Nobody wants to die on a cross.

At my core, I am selfish. So are you. My default mode is to pursue what I think will make me happy. I’ve been this way my whole life.

When I was a baby, I would cry until someone fed me. I whined until someone would play with me. I screamed until someone changed my diaper. Then I got older, and I wanted to have the Adidas Superstar shoes the cool kids had. I longed to get a Motorola Razr cell phone at the same time my friends were getting them. When I turned 16, I begged my parents for the right to buy a 1969 Camaro and fix it up (thankfully, they said no).

Now I’m adult (or so they tell me), and those desires have not gone away. I still chase things that I think will make me happy:

·      I want to be first in line at the drive-thru because waiting annoys me.

·      I want to have a pretty lawn so I look good compared to my neighbors.

·      I want new Nike running shoes because mine have a hole in the toe and don’t look very cool.

·      I work hard to stay level-headed and logical even in an argument, because it makes me feel good to be the one who is “in control” and who gets the last word.

·      I try to be funny and friendly, because I want people to like me and I like being the center of attention.

·      I work hard and avoid interruptions because I feel happy when I get my to-do list done for the day.

These are just a few of the ways in which I try to make myself happy. I am selfish, and I’m always trying to find pleasure in satisfying my own desires. Selfishness comes very naturally to me. It is not natural, however, for me to willingly lay those desires down. I doubt it is for you, either. It is not natural for us to sacrifice.

Nobody wants to die on a cross.

And yet, that’s exactly what Jesus tells us to do. Jesus says in Luke 9:23, “Whoever wants to be my disciple must deny themselves and take up their cross daily and follow me.” Jesus tells us to set aside our hedonism and take up our cross.

The wonderful spiritual writer A.W. Tozer says it like this, “Deliverance comes only in the denial of self.”

Tozer continues by saying this: “In every Christian’s heart there is a cross and a throne, and the Christian is on the throne until he puts himself on the cross; if he refuses the cross he remains on the throne. Perhaps this is at the bottom of the backsliding and worldliness among gospel believers today. We want to be saved but we insist that Christ do all the dying. No cross for us, no dethronement, no dying. We remain king within the little kingdom of Mansoul and wear our tinsel crown with all the pride of a Caesar; but we doom ourselves to shadows and weakness and spiritual sterility.”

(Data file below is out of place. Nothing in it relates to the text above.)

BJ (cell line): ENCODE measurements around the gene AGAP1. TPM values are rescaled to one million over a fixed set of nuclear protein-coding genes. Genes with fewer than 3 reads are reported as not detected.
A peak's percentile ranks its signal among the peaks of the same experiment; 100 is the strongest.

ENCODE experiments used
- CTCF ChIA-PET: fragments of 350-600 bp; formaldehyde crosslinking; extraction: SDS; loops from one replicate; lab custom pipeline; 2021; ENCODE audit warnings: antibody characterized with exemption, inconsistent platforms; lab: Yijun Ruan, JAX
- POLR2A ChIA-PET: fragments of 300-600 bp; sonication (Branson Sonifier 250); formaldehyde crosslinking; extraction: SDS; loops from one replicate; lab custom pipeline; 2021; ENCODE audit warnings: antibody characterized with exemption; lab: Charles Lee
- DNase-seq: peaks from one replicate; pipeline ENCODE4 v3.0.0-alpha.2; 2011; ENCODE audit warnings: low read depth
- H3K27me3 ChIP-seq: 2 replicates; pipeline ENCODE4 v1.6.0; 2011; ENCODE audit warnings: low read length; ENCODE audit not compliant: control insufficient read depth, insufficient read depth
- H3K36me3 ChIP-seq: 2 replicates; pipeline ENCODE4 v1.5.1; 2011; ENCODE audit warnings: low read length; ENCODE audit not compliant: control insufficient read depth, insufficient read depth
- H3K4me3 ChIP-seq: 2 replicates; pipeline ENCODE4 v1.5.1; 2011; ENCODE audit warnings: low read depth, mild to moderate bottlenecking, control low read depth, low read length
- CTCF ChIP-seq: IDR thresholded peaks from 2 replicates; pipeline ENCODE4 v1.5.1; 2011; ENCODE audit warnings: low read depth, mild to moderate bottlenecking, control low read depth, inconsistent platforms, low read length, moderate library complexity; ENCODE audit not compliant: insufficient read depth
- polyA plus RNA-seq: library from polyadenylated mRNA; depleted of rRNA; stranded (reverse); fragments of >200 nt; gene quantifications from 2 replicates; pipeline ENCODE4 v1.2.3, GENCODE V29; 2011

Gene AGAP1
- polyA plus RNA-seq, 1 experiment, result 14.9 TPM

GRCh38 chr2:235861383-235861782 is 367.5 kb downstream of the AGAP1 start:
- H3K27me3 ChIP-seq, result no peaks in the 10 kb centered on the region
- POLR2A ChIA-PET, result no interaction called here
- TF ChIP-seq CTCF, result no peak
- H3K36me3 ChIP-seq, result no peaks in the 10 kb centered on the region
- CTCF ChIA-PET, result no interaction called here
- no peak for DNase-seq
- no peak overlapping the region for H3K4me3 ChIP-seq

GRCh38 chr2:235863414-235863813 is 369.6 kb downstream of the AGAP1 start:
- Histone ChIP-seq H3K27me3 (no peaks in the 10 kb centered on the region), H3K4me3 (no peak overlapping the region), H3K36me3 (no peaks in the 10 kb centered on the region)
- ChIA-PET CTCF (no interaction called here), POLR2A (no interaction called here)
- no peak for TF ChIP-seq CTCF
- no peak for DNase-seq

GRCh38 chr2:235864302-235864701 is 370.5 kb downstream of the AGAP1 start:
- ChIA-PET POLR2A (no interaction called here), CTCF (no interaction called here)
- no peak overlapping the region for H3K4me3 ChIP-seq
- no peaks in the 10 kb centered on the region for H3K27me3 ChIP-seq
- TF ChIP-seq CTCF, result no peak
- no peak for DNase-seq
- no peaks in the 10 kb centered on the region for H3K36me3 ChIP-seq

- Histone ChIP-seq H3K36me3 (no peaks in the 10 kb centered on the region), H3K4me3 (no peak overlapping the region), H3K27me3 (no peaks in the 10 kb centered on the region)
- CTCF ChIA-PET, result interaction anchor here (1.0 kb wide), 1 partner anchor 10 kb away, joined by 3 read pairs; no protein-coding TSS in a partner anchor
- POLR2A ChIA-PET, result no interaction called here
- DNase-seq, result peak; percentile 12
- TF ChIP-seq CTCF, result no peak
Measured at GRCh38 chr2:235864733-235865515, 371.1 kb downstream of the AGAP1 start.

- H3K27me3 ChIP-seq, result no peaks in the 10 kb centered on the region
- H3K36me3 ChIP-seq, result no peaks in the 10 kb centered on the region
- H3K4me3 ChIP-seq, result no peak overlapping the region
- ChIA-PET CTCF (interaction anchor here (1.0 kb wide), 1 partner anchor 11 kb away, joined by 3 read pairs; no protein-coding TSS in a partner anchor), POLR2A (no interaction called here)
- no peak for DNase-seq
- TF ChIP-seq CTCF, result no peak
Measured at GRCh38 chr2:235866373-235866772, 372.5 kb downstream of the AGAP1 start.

Tozer is saying that the way to follow Jesus is to step off the throne (hedonism) and take up the cross (sacrifice).

In the first century, the cross was not a symbol of peace or hope or joy. It was a symbol of death. In our culture, the cross has become a symbol of love. Rightly so. Jesus’ death on the cross was the greatest act of love in history. But it was not fluffy, easy, happy love. It was bloody, painful, sacrificial love.

Jesus says that this is the same way we are to love others: sacrificially. We are to love others with a cross-shaped love, just like Jesus did. To follow Jesus is to sacrifice.

Nobody wants to die on a cross.

Taking up a cross is not natural for us. Sacrifice does not come easily. Laying down our desires is difficult! My son Judah is 1 year old. Nobody has to teach him to pursue his own desires. He knows how to ask for a snack, how to go get whichever toy he wants, how to cry when he doesn’t get his way. We don’t have to train him to be a hedonist. We have to train him to share, to be patient, and to lay his desires down. It’s the same thing with us. So how do we train ourselves to love sacrificially?

Practice the discipline of not getting your way. It’s not easy, but it really is quite simple.

For example:

·      Choose to let someone else have the last word in an argument.

·      Let someone else choose where to eat.

·      Find a creative way to serve: wash the dishes, buy flowers, do the laundry, let your spouse sleep in while you get the kids ready.

·      Find someone who is hard to love and encourage them.

·      Let a competitor of yours at work have their way in a decision.

·      Give some extra money anonymously to a friend in need.

Whatever it is, practice the discipline of not getting your way this week. You’re a smart person, I’m sure you figure out how God is calling you to sacrifice. I think the Apostle Paul said it best:

“Do nothing out of selfish ambition or vain conceit. Rather, in humility value others above yourselves, not looking to your own interests but each of you to the interests of others. In your relationships with one another, have the same mindset as Christ Jesus: Who, being in very nature God, did not consider equality with God something to be used to his own advantage; rather, he made himself by nothing by taking the very nature of a servant, being made in human likeness. And being found in appearance as a man, he humbled himself by becoming obedient to death—even death on a cross!” –Philippians 2:3-8